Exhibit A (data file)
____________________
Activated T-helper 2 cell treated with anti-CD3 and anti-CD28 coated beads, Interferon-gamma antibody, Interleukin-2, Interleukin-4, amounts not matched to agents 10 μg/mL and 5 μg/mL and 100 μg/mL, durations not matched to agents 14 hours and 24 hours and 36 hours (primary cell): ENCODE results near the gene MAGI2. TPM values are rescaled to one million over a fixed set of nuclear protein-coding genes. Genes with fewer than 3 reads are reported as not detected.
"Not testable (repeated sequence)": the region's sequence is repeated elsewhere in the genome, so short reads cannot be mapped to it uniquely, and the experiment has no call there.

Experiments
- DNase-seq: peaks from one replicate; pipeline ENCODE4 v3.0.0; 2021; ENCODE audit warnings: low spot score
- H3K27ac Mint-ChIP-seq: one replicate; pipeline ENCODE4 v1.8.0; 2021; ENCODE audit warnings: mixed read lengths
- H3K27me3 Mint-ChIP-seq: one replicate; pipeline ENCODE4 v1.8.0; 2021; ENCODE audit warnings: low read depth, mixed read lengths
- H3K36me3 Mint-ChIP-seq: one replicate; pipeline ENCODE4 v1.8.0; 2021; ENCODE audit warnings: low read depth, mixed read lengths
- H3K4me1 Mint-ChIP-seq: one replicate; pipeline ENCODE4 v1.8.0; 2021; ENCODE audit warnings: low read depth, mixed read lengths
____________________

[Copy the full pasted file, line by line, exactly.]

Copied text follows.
Activated T-helper 2 cell treated with anti-CD3 and anti-CD28 coated beads, Interferon-gamma antibody, Interleukin-2, Interleukin-4, amounts not matched to agents 10 μg/mL and 5 μg/mL and 100 μg/mL, durations not matched to agents 14 hours and 24 hours and 36 hours (primary cell): ENCODE results near the gene MAGI2. TPM values are rescaled to one million over a fixed set of nuclear protein-coding genes. Genes with fewer than 3 reads are reported as not detected.
"Not testable (repeated sequence)": the region's sequence is repeated elsewhere in the genome, so short reads cannot be mapped to it uniquely, and the experiment has no call there.

Experiments
- DNase-seq: peaks from one replicate; pipeline ENCODE4 v3.0.0; 2021; ENCODE audit warnings: low spot score
- H3K27ac Mint-ChIP-seq: one replicate; pipeline ENCODE4 v1.8.0; 2021; ENCODE audit warnings: mixed read lengths
- H3K27me3 Mint-ChIP-seq: one replicate; pipeline ENCODE4 v1.8.0; 2021; ENCODE audit warnings: low read depth, mixed read lengths
- H3K36me3 Mint-ChIP-seq: one replicate; pipeline ENCODE4 v1.8.0; 2021; ENCODE audit warnings: low read depth, mixed read lengths
- H3K4me1 Mint-ChIP-seq: one replicate; pipeline ENCODE4 v1.8.0; 2021; ENCODE audit warnings: low read depth, mixed read lengths